Scott D. Parker
There's been talk around here recently about preaching to the choir. That is, we mystery bloggers and readers, we talk amongst ourselves, we get passionate about books and authors, we attend conventions, and all sorts of other things. When I read The Sherlockian by Graham Moore, one of the co-stars comments on the nature of the Baker Street Irregulars and their particular kind of fandom. As a member of the Star Wars Generation, I have no room to point fingers.
Are we normal? Are we out of the mainstream?
This question arose for me this week when one of my favorite American Idol contestants, Casey Abrams, was voted off. For those who don't know or care (which was me the previous nine seasons), Abrams is a very talented multi-instrumentalist who has been compared to Norah Jones by one of the judges. The mainstream public would rarely buy a jazz album, but, somehow, Jones's debut rocked the charts. It's one of those moments when I think "Now, other people can hear the type of music I like." I knew Abrams was not going to win this particular contest because he's just not mainstream enough. However, when you heard the judges and other industry people talk about him, it made you realize that people in the music business know their type of talent when they see it. To them, it makes no difference if America "gets it" or not.
As I said, I knew Abrams was never going to win American Idol (personally, I'm pulling for hard rocker James Durbin), but I was thrilled to see him go as far as he did and show the viewers his style of music. If a few more people out there decide to browse the jazz or blues section of the iTunes music store, Abrams has done a good deed.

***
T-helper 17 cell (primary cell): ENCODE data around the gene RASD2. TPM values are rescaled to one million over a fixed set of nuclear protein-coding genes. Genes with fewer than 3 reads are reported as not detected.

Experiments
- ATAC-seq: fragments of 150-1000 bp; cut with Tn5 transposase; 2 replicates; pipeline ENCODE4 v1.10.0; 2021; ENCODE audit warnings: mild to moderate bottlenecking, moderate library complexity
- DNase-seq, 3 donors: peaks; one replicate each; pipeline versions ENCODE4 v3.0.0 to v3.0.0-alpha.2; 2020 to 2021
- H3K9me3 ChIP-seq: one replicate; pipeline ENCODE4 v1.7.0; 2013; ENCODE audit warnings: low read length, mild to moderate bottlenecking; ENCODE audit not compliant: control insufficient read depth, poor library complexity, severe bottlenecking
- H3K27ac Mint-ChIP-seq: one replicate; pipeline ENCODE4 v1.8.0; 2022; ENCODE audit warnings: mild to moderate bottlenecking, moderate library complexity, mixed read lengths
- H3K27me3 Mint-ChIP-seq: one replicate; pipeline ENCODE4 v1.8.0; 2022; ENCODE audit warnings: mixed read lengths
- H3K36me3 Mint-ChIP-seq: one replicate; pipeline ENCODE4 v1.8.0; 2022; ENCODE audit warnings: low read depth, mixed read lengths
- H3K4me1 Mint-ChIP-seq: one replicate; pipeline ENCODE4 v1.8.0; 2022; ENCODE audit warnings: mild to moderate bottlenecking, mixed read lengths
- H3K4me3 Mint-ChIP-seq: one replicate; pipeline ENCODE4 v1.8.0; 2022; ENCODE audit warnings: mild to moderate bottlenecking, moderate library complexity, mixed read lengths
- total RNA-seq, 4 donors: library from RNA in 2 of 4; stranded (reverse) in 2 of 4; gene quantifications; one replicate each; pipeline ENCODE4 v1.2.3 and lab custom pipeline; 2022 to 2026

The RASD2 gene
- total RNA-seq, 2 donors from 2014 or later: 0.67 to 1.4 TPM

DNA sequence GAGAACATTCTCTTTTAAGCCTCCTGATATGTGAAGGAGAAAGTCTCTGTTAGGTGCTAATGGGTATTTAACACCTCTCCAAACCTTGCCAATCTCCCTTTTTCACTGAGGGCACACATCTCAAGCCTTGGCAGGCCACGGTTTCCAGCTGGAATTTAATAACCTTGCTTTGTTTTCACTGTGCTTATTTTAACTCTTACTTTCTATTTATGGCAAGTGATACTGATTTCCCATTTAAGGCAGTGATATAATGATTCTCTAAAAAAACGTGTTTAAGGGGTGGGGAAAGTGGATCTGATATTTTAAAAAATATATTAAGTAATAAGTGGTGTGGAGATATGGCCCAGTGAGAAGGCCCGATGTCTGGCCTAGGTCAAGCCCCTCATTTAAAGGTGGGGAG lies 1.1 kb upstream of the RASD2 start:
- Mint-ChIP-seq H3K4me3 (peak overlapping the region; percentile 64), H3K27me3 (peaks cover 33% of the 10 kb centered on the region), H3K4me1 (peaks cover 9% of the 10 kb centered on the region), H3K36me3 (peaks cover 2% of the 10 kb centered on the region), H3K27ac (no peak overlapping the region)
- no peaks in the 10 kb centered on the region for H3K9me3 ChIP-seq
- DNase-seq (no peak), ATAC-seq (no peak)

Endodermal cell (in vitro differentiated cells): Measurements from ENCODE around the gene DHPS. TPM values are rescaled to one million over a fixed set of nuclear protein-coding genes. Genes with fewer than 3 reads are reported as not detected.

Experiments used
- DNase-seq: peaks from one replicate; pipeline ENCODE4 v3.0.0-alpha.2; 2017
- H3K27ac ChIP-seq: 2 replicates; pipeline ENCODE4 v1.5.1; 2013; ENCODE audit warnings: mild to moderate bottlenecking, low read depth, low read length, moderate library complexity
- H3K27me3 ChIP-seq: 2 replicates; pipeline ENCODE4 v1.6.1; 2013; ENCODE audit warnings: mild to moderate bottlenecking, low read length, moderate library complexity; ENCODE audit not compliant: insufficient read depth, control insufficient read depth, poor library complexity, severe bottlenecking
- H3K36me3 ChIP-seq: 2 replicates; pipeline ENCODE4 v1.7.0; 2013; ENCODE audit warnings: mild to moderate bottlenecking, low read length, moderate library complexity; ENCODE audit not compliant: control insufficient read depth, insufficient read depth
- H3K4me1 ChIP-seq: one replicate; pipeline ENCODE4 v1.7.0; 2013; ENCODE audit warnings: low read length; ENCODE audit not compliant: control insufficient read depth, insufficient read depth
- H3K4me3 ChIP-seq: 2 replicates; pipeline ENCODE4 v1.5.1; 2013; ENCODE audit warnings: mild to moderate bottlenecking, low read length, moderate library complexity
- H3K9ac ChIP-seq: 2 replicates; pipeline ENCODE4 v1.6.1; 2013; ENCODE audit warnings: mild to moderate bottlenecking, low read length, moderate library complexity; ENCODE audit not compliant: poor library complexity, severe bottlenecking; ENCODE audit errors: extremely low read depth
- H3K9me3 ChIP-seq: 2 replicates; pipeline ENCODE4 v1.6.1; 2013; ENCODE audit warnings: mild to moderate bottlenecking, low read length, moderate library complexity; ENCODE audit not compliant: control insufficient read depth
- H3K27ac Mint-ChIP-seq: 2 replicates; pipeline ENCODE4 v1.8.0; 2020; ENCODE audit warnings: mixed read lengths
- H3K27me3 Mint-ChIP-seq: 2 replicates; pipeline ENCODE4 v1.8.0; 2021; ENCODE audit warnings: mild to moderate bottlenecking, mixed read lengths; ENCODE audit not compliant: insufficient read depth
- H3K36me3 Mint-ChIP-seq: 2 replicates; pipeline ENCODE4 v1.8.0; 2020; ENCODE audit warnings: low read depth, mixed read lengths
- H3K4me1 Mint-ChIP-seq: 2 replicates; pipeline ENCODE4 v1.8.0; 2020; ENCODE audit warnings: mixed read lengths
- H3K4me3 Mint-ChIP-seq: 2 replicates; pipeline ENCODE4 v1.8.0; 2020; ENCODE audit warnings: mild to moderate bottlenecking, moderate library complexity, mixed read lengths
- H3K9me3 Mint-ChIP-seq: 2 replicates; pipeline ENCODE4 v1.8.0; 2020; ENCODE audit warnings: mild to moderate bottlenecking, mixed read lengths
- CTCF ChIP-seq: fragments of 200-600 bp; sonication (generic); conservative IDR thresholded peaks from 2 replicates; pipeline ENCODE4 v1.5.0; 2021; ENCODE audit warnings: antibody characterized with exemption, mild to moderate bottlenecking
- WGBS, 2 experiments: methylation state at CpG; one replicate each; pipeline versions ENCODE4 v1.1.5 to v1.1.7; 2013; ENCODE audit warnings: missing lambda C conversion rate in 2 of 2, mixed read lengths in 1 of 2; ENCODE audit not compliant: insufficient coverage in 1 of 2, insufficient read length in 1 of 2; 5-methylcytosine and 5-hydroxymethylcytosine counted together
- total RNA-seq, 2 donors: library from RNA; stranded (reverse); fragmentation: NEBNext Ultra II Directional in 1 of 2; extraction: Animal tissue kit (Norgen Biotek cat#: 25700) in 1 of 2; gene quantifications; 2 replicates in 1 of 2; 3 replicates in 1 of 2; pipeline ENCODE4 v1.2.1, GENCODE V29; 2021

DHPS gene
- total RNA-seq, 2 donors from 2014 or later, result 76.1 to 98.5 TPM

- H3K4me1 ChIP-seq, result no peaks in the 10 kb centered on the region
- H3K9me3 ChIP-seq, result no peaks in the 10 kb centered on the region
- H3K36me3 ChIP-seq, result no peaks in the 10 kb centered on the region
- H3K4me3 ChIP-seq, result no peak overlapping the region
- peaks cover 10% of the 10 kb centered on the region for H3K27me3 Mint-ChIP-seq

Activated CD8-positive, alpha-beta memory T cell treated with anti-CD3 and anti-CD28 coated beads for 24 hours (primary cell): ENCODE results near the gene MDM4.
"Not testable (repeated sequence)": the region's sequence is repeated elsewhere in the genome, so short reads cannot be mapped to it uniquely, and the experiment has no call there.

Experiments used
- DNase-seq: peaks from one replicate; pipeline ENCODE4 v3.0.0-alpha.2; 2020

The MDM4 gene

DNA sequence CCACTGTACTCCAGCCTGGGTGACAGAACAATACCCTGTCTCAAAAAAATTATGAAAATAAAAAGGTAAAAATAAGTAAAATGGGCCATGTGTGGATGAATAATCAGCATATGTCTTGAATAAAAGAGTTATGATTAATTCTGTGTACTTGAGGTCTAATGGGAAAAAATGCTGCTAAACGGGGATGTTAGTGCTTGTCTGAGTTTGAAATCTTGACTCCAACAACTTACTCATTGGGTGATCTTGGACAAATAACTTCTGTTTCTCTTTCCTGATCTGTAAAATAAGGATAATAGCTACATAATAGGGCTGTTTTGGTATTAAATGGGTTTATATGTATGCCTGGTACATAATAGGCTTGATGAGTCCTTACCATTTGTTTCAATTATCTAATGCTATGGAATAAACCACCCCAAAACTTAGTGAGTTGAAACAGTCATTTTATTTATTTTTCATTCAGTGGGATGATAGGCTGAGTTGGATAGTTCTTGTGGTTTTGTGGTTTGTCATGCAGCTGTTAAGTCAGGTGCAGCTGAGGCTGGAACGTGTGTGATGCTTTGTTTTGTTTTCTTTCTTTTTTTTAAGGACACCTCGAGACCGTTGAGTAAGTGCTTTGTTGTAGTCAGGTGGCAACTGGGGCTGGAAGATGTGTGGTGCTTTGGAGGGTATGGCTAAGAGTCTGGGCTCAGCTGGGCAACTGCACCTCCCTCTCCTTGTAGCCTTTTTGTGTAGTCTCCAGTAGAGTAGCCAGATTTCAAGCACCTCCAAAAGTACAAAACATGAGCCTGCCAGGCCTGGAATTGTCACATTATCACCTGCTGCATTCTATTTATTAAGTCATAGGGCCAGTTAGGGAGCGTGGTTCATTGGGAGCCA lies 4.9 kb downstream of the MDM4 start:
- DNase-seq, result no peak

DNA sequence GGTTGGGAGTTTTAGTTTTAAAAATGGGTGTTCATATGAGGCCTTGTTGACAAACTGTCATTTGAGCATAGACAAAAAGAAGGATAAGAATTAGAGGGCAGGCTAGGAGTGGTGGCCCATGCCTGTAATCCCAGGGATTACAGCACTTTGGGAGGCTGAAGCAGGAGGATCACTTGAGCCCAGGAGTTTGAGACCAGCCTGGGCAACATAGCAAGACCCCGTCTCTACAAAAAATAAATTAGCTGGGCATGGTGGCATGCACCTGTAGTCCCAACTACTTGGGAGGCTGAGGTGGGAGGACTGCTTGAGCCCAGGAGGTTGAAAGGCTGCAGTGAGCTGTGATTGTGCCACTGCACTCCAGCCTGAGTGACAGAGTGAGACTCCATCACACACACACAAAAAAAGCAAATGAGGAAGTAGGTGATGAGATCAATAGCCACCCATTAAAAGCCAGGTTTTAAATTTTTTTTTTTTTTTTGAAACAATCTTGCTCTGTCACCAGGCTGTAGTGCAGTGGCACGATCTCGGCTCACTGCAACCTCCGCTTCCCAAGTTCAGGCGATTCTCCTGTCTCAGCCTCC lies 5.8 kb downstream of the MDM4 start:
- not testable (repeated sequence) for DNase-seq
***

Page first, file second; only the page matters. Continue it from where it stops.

We mystery folk silo ourselves within our own particular kingdom. We bestow awards that enhance the nature of what we do. I like that and believe it is necessary for the sustainability of the mystery genre. We each have our favorite author and easily share it with other mystery readers. But, chances are, we may not share that book with a friend who is more mainstream, a friend who browses for mystery novels at the grocery store. I think you know which authors I'm referring to: Patterson, Coben, Connelly, Cornwell, Roberts/Robb.
Now, I wrote those names from my memory and there some in this readership that don't like some of these authors because they are mainstream. Fair enough, but I'll counter with a simple question: why? Why is it bad that Patterson churns out thrillers like nobody else? Why is it bad that J.D. Robb does her things but (based on the one I've read) doesn't get the SF part right? Is it just a good story? And isn't that enough?
How many times have you recommended The Da Vinci Code to someone? I thoroughly enjoyed the ride that book gave me. The writer part of me tore it apart, but, then, I'm a writer and that's the curse/gift I have. It' still a good book.
Here's the thing the SF/Fantasy community does alot: make a list of entry-level books. The SFF community knows that a reader just showing interest in science fiction isn't going to pick up Dune, The Lord of the Rings, or just about anything by Stephen Baxter. They are going to start with their favorite Star Trek book, follow it up with a classic by Asimov or Bradbury, and then, and only then, suggest something mind-blowing like China Mieville or Paolo Bacigalupi. You see, the SF devotee eases a newbie into the genre until the hook is set.
How might you do that for the mystery genre?
Quote of the Week: "No matter how good you may think you are at something the only true path to honestly calling yourself a professional is time, patience, and an unwavering knowledge and precision within your craft. It doesnít matter how many toys you have around to manipulate your images." -- John Carey (from a blog post entitled "When Less is More is More Than Less" (via Minimal Mac)
In this day and age, we have so much stuff. And we writers sometimes thing we need a lot of stuff to create our stories. It's something I've struggled with, and this quote, while ostensibly relating to Mr. Carey's photography, applies to us writers, too.